Today, Cassandra Khaw’s beautiful, poignant story brings new insight to the phrase ‘hungry ghosts’. ~ Fran Wilde, August 14, 2022
We Can Make Death Work
By Cassandra Khaw
The dead are picky eaters. Not picky in the way of some children, who prefer beige to any other flavor, or picky in a fashion concurrent with their parents, who shy away from tripe and stews thick with peppercorn. The dead can eat anything, but what they want is whatever reminds them of what it was like to be alive. For some, this is the tang of blood, still hot from the vein, or muscle and offal winnowed from a fan of ribs. For others, well, that’s why I wish you were here. You knew these things and because you did, I knew I would be okay.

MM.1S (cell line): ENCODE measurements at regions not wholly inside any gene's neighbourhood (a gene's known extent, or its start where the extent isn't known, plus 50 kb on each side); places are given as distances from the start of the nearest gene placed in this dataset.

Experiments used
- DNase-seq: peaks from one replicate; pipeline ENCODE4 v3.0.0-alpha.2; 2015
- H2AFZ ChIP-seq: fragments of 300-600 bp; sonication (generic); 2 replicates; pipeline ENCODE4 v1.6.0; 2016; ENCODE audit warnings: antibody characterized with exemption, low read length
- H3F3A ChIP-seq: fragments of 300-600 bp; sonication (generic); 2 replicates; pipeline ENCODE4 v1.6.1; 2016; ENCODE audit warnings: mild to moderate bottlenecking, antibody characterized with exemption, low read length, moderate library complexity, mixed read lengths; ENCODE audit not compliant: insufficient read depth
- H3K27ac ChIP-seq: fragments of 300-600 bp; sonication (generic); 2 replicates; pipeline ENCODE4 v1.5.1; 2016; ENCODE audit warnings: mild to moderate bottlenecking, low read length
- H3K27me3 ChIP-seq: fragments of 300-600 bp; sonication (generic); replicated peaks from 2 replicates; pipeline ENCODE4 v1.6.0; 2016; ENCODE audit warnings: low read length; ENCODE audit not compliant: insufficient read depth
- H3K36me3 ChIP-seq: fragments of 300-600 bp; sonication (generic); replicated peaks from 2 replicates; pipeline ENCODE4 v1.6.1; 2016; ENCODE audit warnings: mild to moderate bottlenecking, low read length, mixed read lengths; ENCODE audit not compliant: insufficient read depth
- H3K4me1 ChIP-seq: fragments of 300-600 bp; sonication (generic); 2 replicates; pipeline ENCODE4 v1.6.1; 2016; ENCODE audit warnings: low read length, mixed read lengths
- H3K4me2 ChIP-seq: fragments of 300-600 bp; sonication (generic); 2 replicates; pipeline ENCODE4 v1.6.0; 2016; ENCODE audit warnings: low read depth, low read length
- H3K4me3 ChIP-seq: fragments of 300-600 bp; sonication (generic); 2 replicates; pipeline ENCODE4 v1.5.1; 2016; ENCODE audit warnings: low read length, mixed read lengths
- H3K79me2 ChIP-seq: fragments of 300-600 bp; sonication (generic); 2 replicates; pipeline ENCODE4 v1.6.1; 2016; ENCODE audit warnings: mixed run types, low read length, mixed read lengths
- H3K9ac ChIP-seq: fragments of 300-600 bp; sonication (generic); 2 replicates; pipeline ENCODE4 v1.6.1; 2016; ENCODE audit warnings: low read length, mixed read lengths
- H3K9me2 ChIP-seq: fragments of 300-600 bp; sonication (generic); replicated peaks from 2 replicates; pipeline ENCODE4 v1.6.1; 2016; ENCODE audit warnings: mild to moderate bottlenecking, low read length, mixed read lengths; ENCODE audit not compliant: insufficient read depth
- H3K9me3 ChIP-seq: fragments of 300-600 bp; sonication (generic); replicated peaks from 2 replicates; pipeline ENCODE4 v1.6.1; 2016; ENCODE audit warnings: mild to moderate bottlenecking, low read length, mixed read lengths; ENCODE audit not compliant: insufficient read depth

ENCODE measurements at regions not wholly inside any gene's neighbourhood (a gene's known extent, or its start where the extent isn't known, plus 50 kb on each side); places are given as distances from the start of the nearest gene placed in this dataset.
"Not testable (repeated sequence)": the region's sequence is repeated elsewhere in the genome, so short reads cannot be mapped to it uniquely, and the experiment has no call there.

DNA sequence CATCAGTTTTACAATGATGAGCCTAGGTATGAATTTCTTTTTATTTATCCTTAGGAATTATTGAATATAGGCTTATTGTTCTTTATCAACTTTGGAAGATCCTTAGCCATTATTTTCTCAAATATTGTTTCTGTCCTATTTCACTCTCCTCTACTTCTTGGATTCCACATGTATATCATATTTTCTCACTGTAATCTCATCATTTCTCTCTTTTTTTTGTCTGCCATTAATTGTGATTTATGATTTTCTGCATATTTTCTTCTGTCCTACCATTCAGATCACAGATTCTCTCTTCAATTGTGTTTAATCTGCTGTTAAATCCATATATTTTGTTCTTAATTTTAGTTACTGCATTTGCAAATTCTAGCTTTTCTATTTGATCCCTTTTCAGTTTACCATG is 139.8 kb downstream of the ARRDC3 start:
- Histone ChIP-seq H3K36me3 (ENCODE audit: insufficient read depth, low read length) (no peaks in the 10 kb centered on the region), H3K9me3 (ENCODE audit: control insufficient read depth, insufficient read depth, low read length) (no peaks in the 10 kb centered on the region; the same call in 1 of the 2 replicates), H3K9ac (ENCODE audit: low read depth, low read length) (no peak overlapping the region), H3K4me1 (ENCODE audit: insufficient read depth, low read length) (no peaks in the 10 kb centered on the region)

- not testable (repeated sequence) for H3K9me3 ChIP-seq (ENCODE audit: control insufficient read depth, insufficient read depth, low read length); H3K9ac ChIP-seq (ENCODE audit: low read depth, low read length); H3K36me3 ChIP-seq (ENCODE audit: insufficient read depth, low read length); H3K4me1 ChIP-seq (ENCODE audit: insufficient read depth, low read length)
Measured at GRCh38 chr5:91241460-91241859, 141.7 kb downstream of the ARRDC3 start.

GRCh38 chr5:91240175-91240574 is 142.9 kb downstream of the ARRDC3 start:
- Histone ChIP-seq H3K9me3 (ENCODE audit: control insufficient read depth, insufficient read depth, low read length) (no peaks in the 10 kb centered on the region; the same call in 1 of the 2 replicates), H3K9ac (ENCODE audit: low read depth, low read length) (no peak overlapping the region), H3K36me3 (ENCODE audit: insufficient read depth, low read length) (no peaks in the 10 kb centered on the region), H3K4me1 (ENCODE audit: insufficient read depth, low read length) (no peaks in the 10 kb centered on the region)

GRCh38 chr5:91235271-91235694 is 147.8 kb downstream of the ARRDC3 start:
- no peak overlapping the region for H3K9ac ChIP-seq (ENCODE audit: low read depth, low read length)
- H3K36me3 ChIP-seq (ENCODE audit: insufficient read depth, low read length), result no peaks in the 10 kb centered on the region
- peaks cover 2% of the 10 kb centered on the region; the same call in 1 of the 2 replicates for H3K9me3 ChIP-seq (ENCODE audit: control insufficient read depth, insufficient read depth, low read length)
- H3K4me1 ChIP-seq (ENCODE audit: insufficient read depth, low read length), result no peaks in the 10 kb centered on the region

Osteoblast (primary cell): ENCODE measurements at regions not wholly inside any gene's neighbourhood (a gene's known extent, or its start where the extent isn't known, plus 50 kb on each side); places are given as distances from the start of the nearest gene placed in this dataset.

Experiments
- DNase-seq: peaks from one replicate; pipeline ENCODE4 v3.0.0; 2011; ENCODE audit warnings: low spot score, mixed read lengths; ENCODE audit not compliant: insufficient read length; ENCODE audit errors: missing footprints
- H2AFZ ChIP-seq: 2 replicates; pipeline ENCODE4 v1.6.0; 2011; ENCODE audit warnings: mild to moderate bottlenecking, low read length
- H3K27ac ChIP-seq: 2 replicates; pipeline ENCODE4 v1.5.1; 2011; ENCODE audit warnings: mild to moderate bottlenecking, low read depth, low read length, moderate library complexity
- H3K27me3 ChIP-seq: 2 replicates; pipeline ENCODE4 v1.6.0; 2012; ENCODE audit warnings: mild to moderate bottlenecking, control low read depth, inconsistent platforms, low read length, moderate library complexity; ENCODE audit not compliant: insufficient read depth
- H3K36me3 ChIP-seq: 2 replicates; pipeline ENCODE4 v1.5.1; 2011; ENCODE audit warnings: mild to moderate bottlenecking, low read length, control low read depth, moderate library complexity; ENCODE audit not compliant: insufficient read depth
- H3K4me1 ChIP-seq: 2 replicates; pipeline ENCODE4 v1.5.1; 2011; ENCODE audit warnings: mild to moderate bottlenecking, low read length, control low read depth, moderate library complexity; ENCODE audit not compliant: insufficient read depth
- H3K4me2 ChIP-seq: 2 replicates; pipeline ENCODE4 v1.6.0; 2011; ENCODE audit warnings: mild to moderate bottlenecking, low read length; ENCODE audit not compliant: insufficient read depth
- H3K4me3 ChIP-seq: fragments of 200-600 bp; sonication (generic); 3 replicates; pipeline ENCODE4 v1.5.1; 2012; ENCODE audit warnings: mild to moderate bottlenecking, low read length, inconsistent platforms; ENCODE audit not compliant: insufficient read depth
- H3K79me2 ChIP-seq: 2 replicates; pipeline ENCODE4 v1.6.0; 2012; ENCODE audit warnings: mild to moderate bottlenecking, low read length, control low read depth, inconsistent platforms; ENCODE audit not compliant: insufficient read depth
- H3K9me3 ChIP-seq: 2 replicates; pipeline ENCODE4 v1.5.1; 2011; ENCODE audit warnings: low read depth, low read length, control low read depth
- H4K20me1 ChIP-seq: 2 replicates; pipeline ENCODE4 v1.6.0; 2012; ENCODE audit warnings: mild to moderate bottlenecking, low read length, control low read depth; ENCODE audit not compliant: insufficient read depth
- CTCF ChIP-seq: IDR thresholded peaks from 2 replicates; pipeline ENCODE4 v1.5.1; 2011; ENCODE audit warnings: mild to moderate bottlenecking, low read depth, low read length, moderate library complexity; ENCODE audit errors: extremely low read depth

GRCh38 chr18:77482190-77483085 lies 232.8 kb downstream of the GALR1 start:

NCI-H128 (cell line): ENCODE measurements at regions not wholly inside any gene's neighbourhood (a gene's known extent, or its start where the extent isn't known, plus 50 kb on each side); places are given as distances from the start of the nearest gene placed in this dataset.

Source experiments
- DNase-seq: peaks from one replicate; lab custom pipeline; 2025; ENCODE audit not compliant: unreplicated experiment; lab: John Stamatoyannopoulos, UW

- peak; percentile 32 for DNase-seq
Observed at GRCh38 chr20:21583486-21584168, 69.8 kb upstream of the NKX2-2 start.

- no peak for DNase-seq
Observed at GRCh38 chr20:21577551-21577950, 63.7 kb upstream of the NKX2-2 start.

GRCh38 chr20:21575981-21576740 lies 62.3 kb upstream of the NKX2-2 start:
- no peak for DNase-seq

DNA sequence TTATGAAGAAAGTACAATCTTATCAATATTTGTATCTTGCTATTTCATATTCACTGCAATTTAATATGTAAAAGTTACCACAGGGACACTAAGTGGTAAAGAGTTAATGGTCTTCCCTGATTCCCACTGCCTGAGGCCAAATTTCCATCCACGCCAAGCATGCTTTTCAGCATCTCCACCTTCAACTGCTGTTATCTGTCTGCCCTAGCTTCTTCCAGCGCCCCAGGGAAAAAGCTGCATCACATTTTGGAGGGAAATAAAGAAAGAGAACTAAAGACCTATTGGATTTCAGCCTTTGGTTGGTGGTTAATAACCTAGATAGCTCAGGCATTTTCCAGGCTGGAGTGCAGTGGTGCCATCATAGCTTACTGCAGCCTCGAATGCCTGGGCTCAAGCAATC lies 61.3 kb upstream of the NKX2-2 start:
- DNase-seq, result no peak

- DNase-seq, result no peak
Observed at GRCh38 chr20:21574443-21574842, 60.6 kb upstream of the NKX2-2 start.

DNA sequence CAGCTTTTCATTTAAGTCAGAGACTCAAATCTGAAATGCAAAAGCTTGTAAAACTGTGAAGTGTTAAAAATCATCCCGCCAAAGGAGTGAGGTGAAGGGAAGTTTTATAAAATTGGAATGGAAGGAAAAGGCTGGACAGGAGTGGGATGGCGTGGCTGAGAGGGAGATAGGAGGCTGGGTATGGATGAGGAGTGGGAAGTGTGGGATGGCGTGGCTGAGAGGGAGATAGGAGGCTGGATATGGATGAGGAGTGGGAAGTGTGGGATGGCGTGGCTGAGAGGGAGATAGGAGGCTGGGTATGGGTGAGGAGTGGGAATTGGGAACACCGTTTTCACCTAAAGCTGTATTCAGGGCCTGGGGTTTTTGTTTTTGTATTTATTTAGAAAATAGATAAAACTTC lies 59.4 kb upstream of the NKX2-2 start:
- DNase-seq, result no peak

But you’re gone now.
I don’t know how to run this restaurant without you. I try, I keep trying, but what I make tastes gray, gray like the ash from your urn atop the dresser to the right of our bed. I’m sorry. I shuttered the business the year after you died. I was glutted on the sympathy of your regulars. I was choking on their care, unable to breathe through the kindness, the many ways they tried to tell me it would be all right.
You were the cook, not I. That was our bargain. I brought you a harvest from the supermarket, and you’d cook, a sheen of garlic clinging to your fingertips for hours after. I cleaned the plates. I waited on the hungry, brought their orders to you, a priest with a queue of prayers. I remember how you tried to teach me, how I wouldn’t listen, how you pressed what-ifs into my hands, worried about what might happen.
I wish I’d listened.
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